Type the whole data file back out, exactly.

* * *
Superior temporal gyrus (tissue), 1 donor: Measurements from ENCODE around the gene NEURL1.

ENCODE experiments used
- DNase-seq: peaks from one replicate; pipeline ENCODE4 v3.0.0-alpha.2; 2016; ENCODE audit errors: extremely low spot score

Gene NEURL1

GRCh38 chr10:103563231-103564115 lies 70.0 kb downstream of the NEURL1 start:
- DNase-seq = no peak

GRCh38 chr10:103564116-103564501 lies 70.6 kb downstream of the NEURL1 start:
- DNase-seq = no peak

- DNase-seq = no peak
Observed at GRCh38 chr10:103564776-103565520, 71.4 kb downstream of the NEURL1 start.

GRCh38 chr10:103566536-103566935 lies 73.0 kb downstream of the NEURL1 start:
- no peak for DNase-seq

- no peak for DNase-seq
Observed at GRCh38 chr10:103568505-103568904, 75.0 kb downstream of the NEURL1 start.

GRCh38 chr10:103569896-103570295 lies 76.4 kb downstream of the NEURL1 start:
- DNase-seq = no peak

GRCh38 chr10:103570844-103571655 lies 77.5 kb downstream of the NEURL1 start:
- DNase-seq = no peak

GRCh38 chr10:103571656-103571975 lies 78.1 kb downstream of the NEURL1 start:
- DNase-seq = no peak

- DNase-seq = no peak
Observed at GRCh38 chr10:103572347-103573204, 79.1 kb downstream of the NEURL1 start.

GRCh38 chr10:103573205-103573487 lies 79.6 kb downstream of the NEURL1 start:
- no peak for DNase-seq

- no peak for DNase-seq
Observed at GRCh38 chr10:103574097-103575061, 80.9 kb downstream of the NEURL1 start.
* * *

Superior temporal gyrus (tissue), 1 donor: Measurements from ENCODE around the gene NEURL1.

ENCODE experiments used
- DNase-seq: peaks from one replicate; pipeline ENCODE4 v3.0.0-alpha.2; 2016; ENCODE audit errors: extremely low spot score

Gene NEURL1

GRCh38 chr10:103563231-103564115 lies 70.0 kb downstream of the NEURL1 start:
- DNase-seq = no peak

GRCh38 chr10:103564116-103564501 lies 70.6 kb downstream of the NEURL1 start:
- DNase-seq = no peak

- DNase-seq = no peak
Observed at GRCh38 chr10:103564776-103565520, 71.4 kb downstream of the NEURL1 start.

GRCh38 chr10:103566536-103566935 lies 73.0 kb downstream of the NEURL1 start:
- no peak for DNase-seq

- no peak for DNase-seq
Observed at GRCh38 chr10:103568505-103568904, 75.0 kb downstream of the NEURL1 start.

GRCh38 chr10:103569896-103570295 lies 76.4 kb downstream of the NEURL1 start:
- DNase-seq = no peak

GRCh38 chr10:103570844-103571655 lies 77.5 kb downstream of the NEURL1 start:
- DNase-seq = no peak

GRCh38 chr10:103571656-103571975 lies 78.1 kb downstream of the NEURL1 start:
- DNase-seq = no peak

- DNase-seq = no peak
Observed at GRCh38 chr10:103572347-103573204, 79.1 kb downstream of the NEURL1 start.

GRCh38 chr10:103573205-103573487 lies 79.6 kb downstream of the NEURL1 start:
- no peak for DNase-seq

- no peak for DNase-seq
Observed at GRCh38 chr10:103574097-103575061, 80.9 kb downstream of the NEURL1 start.